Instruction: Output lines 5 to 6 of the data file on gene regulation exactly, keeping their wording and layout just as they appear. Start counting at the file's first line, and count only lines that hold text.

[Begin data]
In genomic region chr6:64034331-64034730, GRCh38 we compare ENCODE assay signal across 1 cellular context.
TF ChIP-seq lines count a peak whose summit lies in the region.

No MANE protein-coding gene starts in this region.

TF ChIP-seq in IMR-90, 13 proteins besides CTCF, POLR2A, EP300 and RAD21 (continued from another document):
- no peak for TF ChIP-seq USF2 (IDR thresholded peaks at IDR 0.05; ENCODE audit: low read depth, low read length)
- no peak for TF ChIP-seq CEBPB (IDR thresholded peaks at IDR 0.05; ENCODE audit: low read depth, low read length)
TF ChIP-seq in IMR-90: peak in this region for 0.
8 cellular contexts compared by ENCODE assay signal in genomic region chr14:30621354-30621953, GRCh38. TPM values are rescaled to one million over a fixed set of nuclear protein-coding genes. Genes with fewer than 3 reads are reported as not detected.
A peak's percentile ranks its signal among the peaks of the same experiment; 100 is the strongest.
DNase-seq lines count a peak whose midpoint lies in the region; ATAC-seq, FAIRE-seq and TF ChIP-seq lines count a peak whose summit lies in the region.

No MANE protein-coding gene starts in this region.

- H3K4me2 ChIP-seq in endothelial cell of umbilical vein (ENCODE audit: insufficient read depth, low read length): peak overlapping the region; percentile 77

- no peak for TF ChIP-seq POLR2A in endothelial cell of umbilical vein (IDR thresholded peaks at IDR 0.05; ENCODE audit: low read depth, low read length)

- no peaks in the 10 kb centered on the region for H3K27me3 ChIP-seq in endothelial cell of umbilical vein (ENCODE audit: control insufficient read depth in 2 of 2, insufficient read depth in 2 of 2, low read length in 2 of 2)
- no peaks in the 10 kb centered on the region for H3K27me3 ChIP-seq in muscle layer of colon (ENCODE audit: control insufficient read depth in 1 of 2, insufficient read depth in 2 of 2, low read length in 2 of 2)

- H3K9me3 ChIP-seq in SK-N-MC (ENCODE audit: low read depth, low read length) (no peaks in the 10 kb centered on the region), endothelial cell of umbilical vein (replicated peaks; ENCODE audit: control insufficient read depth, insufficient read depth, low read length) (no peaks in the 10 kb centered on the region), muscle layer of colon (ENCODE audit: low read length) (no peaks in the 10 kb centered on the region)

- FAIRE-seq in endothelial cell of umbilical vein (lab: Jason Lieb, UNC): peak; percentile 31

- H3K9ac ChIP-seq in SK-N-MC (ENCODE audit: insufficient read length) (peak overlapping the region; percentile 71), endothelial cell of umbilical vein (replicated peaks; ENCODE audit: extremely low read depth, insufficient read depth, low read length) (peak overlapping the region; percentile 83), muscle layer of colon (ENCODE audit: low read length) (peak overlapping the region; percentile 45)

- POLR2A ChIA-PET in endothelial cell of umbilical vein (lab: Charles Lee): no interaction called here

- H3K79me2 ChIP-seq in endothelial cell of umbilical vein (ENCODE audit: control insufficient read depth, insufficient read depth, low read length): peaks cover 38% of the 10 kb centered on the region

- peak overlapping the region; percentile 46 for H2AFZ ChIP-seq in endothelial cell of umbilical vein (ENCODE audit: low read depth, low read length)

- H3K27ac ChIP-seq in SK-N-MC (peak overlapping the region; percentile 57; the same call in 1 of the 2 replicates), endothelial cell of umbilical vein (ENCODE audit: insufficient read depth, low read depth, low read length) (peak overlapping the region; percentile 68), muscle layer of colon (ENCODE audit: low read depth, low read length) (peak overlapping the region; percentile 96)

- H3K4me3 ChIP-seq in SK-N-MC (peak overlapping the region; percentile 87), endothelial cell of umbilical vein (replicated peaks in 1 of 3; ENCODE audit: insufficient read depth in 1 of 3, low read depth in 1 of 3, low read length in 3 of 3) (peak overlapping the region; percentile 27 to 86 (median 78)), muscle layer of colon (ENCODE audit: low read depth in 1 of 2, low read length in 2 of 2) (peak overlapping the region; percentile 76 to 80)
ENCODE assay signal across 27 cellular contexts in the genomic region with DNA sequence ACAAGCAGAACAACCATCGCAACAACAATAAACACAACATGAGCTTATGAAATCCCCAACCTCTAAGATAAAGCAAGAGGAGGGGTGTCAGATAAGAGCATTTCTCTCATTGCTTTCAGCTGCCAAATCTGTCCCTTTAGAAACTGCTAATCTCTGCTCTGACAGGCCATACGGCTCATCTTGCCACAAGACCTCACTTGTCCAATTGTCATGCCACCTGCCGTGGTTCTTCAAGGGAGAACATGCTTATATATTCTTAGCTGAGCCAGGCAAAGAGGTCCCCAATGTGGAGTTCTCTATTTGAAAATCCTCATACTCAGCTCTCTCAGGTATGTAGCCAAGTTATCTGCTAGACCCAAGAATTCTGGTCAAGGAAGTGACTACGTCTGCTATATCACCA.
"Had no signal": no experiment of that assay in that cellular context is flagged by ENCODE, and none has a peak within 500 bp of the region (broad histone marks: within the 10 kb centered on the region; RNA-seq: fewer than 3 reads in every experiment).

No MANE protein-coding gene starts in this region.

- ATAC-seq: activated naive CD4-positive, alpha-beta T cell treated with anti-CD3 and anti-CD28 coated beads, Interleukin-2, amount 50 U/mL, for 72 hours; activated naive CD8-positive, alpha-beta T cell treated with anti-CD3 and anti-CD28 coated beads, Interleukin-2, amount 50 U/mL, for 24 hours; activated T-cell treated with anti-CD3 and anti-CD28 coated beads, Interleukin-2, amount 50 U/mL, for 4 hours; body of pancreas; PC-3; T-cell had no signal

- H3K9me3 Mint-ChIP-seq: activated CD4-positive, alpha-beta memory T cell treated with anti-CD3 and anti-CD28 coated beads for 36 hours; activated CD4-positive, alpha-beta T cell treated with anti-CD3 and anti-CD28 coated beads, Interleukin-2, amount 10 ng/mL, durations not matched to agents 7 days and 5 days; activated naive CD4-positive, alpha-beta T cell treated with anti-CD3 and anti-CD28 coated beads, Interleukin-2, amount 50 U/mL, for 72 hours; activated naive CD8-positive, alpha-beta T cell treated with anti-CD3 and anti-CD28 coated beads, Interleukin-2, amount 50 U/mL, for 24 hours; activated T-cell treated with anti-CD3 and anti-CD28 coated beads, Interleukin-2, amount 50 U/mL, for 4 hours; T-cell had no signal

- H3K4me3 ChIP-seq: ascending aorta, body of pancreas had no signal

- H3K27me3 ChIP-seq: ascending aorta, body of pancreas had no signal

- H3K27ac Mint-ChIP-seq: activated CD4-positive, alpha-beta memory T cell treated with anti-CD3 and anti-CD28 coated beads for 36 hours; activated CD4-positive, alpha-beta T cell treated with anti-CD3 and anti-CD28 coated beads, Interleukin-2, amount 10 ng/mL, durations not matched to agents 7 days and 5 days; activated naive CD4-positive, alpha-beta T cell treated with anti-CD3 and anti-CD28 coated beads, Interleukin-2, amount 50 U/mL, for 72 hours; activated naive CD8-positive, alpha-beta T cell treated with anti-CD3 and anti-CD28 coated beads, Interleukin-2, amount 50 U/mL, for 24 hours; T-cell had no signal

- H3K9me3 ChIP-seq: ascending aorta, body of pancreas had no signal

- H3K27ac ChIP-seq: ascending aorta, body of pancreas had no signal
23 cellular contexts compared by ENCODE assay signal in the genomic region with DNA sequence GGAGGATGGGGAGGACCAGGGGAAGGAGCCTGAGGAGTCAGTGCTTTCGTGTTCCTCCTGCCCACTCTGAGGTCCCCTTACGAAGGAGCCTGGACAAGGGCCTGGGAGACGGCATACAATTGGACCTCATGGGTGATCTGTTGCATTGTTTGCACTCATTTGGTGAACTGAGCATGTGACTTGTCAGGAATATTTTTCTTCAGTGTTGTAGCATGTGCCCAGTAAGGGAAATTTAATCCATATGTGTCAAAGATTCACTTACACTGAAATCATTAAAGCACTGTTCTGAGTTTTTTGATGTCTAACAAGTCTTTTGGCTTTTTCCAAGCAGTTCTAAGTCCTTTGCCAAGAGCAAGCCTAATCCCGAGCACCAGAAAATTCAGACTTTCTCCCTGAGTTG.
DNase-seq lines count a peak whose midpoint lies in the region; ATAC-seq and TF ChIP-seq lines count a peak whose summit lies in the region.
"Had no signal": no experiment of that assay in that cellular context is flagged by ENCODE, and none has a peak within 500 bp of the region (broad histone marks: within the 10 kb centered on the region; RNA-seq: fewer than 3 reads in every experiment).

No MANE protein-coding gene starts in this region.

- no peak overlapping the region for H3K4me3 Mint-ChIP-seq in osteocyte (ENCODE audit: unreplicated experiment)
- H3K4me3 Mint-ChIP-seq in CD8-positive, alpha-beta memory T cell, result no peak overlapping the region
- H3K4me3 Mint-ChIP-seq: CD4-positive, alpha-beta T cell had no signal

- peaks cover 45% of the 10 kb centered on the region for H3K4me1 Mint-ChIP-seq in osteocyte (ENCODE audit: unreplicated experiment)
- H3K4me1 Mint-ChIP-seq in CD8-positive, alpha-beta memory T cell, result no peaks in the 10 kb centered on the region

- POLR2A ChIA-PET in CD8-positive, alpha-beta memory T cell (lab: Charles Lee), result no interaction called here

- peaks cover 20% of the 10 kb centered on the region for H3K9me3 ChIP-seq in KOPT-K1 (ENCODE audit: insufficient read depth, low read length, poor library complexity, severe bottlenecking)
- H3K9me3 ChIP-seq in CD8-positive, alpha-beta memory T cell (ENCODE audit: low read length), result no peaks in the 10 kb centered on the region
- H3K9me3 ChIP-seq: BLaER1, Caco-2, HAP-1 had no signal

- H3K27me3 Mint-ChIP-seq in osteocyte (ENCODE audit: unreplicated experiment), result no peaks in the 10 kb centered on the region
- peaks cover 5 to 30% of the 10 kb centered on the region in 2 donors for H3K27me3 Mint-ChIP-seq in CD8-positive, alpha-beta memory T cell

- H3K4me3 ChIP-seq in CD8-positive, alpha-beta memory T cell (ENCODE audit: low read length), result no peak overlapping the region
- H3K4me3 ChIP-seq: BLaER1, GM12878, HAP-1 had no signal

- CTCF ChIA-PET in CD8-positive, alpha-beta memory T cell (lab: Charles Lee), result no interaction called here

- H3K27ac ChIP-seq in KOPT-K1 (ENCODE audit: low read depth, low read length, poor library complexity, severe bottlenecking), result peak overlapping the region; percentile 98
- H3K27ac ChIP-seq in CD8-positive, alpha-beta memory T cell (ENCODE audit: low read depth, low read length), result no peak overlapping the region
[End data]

- no peak for TF ChIP-seq USF2 (IDR thresholded peaks at IDR 0.05; ENCODE audit: low read depth, low read length)
- no peak for TF ChIP-seq CEBPB (IDR thresholded peaks at IDR 0.05; ENCODE audit: low read depth, low read length)